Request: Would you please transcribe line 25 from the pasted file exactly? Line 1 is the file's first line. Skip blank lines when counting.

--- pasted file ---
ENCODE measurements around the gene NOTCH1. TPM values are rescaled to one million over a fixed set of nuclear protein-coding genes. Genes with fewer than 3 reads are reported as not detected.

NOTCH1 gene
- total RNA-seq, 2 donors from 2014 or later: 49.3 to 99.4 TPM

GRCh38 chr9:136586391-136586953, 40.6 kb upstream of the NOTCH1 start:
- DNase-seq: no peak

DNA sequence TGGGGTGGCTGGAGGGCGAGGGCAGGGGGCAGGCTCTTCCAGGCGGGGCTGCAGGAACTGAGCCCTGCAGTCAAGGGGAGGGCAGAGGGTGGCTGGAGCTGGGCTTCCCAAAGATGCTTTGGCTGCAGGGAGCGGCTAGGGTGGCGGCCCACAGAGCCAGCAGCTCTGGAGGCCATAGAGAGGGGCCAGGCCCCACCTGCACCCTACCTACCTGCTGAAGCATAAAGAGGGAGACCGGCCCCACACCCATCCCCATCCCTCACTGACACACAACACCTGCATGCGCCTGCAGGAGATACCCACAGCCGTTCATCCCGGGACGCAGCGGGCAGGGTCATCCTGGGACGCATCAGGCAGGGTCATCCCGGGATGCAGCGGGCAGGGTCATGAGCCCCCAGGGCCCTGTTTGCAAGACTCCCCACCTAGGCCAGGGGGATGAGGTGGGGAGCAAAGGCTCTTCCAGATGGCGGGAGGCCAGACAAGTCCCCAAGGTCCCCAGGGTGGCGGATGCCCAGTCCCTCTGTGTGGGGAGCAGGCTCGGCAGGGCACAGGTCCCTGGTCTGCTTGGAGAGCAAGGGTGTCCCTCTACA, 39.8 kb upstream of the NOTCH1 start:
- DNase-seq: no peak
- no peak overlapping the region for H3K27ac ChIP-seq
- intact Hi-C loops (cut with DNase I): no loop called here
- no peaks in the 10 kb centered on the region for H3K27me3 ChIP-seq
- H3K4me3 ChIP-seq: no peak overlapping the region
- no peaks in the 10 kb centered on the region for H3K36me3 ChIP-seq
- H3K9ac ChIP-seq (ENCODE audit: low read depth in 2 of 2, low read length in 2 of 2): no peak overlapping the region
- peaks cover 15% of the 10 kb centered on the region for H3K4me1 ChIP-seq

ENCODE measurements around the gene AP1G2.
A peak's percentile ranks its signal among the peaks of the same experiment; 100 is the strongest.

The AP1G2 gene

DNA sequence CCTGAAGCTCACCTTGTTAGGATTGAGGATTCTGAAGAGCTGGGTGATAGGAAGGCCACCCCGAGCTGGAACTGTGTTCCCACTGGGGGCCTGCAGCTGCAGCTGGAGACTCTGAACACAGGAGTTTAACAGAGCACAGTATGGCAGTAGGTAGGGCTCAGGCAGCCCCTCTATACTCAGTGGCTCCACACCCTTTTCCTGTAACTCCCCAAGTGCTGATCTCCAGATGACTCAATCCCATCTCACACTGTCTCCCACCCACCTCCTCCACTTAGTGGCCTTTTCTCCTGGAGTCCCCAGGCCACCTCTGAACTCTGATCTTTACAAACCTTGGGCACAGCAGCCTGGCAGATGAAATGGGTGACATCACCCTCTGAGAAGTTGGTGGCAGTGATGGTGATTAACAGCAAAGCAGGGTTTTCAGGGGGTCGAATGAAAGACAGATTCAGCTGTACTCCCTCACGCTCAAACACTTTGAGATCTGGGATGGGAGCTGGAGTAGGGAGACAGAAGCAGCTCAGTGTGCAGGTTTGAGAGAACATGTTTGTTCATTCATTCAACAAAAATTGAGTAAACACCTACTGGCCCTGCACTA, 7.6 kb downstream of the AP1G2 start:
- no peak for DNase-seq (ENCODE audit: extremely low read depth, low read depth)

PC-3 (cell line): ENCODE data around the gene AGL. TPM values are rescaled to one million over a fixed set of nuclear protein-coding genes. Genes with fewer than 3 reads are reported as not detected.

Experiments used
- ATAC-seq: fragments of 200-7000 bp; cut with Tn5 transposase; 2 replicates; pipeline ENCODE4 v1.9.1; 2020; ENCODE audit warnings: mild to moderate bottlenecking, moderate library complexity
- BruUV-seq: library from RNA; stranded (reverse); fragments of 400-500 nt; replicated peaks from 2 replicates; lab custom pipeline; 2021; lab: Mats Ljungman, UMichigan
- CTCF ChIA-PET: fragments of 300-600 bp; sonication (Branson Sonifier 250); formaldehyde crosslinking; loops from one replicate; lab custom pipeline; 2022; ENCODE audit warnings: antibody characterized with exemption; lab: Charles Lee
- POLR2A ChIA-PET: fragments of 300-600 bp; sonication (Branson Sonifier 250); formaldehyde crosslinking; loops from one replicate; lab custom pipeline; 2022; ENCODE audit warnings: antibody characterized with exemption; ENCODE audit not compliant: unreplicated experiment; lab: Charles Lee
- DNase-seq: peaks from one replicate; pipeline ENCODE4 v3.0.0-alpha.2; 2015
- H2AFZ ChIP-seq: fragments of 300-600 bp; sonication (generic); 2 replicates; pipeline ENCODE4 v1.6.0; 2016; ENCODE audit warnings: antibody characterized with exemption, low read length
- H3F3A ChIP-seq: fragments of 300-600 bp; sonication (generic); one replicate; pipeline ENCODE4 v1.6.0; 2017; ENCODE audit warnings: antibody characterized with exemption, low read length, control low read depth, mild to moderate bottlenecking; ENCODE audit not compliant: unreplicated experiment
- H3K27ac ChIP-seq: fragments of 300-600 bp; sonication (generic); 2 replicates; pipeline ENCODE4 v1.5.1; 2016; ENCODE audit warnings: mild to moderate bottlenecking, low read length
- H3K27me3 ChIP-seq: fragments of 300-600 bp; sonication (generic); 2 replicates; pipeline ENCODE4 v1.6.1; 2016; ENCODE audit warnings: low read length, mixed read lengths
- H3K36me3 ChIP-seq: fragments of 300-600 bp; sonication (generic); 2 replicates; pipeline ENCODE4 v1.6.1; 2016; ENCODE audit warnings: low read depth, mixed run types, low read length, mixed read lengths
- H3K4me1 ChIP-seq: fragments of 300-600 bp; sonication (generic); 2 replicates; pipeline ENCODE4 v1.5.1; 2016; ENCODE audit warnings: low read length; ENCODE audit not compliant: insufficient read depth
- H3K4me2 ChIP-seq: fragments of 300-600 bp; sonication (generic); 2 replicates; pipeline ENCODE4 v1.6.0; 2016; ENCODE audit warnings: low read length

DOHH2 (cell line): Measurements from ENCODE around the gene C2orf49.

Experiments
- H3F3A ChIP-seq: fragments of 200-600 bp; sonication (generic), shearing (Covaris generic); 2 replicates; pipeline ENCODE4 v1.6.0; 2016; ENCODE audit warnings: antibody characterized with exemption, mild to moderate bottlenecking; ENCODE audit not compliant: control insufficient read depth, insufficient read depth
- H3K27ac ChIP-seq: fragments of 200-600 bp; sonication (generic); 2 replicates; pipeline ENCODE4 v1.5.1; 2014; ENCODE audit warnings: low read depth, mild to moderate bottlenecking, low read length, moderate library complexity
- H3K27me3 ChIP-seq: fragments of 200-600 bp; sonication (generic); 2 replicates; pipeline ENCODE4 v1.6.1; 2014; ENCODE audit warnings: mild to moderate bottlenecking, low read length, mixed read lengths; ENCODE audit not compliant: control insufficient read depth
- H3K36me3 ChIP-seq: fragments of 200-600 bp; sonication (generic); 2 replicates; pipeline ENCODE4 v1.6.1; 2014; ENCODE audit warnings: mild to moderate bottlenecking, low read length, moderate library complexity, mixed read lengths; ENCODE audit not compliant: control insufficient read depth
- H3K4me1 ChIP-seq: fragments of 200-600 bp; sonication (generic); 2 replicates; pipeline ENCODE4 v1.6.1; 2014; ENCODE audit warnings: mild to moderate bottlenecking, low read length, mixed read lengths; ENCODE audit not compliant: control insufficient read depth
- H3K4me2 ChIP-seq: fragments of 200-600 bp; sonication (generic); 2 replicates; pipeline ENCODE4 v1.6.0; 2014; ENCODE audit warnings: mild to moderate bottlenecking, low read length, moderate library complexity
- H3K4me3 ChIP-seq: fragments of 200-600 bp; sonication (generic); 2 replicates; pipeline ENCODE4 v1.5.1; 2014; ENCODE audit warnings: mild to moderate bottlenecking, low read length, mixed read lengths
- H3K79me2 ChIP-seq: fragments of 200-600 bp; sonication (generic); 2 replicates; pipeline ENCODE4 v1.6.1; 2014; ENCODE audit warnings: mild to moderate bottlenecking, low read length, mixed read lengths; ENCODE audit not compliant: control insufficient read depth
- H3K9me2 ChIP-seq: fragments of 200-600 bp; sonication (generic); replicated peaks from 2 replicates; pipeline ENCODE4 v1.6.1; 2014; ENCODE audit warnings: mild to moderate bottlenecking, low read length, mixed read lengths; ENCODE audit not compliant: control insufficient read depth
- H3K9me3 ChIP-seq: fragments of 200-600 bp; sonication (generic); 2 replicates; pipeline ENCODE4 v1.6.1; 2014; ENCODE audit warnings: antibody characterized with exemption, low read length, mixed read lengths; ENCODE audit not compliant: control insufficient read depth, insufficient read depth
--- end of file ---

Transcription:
- POLR2A ChIA-PET: fragments of 300-600 bp; sonication (Branson Sonifier 250); formaldehyde crosslinking; loops from one replicate; lab custom pipeline; 2022; ENCODE audit warnings: antibody characterized with exemption; ENCODE audit not compliant: unreplicated experiment; lab: Charles Lee